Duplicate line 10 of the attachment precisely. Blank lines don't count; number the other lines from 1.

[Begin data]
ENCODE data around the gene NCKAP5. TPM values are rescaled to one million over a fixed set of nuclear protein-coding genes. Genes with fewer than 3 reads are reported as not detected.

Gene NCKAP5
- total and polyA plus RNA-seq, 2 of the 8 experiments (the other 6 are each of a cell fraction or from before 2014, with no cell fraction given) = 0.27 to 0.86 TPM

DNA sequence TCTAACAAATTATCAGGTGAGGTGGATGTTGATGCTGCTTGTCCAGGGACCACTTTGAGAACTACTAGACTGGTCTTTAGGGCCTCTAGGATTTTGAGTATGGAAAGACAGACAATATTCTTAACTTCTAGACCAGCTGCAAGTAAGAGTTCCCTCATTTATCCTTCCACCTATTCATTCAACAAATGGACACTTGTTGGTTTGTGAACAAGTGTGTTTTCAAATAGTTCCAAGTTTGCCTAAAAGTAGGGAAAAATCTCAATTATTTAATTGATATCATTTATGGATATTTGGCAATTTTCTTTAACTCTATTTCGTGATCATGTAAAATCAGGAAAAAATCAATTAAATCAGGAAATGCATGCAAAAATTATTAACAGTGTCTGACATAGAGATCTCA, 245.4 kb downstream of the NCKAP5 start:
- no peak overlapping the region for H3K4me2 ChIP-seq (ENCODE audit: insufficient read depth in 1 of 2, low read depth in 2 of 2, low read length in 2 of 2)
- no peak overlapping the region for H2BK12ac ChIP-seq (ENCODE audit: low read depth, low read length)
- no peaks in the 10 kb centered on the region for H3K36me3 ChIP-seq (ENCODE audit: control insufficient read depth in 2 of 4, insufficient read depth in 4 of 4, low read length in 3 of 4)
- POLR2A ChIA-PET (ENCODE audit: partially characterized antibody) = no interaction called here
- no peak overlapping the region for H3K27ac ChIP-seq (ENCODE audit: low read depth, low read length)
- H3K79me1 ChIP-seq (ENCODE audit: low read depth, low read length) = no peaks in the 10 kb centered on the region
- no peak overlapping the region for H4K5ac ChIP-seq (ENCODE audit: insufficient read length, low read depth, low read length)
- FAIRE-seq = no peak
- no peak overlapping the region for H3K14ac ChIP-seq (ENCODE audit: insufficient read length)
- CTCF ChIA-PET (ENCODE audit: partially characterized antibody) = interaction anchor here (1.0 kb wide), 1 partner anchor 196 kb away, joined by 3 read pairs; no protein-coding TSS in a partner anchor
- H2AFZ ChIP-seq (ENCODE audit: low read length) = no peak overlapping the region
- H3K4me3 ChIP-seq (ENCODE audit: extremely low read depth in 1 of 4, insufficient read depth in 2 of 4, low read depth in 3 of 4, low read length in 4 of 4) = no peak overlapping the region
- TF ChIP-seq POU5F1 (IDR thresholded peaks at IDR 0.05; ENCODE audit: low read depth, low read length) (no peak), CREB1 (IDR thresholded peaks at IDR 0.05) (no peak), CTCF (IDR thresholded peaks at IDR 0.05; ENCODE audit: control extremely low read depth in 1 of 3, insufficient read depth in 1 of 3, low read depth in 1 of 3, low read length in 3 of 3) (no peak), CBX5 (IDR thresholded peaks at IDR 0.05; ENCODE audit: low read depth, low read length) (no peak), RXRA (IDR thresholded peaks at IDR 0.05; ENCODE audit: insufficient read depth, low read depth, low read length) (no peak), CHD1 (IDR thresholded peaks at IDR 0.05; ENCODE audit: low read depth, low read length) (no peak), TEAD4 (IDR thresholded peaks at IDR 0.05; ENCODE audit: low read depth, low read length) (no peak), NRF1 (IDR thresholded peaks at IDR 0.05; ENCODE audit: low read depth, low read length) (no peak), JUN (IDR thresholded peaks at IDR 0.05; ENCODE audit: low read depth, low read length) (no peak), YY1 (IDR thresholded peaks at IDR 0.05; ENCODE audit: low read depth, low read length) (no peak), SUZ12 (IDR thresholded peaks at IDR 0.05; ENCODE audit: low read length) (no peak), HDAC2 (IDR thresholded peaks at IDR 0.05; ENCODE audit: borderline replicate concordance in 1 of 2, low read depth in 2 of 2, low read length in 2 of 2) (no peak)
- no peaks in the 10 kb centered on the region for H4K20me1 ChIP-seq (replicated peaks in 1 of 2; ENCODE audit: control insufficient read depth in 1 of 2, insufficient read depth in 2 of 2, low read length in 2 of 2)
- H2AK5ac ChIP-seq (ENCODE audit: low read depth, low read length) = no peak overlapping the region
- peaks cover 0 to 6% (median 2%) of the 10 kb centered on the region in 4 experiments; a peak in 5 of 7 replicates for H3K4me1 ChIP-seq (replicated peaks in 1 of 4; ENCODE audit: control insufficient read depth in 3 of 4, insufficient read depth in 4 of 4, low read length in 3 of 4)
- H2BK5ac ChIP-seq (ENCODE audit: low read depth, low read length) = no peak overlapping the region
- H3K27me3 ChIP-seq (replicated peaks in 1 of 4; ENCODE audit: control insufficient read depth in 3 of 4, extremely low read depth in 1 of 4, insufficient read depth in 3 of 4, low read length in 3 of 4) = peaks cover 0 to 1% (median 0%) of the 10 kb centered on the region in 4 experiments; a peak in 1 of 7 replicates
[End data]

- H3K79me1 ChIP-seq (ENCODE audit: low read depth, low read length) = no peaks in the 10 kb centered on the region